party’s actual knowledge of a report to the local adult protective services unit by another
person, actual knowledge of the principal’s death, or actual knowledge of the principal’s
incapacity upon execution of the document or when acceptance of a nondurable power of
attorney is sought on the principal’s behalf. The new statute authorizes the agent to seek
a court order compelling acceptance of the power of attorney when a third party
unreasonably refuses to accept it.
Notably, a “financial institution”, which is now defined as including securities
brokers, securities dealers, securities firms and insurance companies, must now accept a
validly executed power of attorney without requiring completion of the institution’s own
form. Finally, third parties do not now incur any liability in acting on a power of attorney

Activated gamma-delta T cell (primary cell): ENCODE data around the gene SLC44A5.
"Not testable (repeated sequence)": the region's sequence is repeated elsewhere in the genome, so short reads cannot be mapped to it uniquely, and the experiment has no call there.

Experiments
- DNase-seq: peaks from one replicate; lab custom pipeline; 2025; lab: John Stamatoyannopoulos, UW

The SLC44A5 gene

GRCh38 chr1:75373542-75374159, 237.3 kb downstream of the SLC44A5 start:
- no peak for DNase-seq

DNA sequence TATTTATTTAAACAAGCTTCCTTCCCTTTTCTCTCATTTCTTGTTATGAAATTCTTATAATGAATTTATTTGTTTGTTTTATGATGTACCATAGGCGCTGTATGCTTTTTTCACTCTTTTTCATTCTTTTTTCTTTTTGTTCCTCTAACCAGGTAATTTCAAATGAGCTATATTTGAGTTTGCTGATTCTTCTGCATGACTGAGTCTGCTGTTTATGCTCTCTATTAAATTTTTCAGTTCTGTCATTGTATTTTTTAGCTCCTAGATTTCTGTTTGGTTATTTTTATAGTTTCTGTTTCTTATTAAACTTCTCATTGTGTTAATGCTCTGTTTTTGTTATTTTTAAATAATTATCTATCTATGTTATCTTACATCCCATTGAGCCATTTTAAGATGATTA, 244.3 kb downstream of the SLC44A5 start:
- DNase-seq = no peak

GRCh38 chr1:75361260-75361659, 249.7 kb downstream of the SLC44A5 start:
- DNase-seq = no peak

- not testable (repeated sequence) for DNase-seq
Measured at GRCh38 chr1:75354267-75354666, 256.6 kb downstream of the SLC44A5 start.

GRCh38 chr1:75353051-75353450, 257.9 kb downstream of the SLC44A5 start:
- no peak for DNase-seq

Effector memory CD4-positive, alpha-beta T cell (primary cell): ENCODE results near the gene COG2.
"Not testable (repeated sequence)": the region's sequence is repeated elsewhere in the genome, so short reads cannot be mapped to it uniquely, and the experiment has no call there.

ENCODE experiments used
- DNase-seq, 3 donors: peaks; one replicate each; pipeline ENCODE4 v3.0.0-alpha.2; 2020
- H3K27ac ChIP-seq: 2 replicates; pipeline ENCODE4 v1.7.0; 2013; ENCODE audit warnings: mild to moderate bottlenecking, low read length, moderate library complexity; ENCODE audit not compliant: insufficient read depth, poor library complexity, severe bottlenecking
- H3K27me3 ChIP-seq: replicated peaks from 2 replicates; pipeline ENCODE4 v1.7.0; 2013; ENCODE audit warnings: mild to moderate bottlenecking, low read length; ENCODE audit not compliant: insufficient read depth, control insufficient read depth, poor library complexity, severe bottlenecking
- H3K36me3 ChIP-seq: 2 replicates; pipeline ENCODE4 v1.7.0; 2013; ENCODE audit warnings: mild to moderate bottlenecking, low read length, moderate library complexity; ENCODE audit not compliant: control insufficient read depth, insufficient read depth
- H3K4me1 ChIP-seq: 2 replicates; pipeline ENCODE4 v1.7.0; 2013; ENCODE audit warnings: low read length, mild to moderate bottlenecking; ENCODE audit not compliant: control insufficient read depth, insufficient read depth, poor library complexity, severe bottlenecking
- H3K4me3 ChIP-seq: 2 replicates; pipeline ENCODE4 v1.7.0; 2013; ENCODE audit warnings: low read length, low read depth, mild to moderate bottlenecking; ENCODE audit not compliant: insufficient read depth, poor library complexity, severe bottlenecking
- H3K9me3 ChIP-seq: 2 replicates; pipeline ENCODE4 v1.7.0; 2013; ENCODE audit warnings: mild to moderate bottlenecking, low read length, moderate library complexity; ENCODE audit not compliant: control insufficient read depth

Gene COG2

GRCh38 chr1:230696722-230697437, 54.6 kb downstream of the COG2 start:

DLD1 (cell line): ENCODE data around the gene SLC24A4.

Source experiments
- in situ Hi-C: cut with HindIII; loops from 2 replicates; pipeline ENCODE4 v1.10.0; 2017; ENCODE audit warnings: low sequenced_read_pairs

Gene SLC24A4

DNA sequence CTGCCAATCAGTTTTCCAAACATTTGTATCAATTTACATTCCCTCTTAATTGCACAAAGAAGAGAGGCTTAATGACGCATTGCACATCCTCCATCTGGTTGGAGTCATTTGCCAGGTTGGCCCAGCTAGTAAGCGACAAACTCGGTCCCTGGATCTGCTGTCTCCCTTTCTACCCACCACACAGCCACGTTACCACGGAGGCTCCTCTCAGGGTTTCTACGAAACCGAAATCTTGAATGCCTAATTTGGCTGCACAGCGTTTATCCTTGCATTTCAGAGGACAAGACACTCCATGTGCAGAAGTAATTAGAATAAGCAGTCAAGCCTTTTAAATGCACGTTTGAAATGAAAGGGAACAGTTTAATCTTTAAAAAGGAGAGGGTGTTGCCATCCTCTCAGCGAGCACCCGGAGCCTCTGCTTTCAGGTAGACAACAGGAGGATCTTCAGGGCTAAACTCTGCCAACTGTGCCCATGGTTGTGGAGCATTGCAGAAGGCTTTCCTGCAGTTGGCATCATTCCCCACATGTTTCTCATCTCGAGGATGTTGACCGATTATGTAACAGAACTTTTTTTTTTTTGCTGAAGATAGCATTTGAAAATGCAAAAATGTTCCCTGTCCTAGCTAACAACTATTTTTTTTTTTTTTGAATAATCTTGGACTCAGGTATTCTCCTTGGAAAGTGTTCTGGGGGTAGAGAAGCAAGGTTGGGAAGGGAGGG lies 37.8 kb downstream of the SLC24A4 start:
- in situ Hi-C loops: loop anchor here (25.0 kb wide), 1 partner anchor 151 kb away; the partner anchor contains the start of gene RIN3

unless the third party has actual notice that the power has been revoked or terminated.
What constitutes “actual notice” is clearly defined.
New Jersey
Under the Durable POA Act, no person, except the principal, can revoke a durable
power of attorney unless by court order for good cause. The statute provides that third
parties may rely upon the authority granted in a durable power of attorney until the third
party receives actual notice of the revocation of the power of attorney, termination or
suspension of the attorney-in-fact’s authority or death of the principal. Nothing more
addresses a third party’s ability to refuse to accept the power of attorney, although a third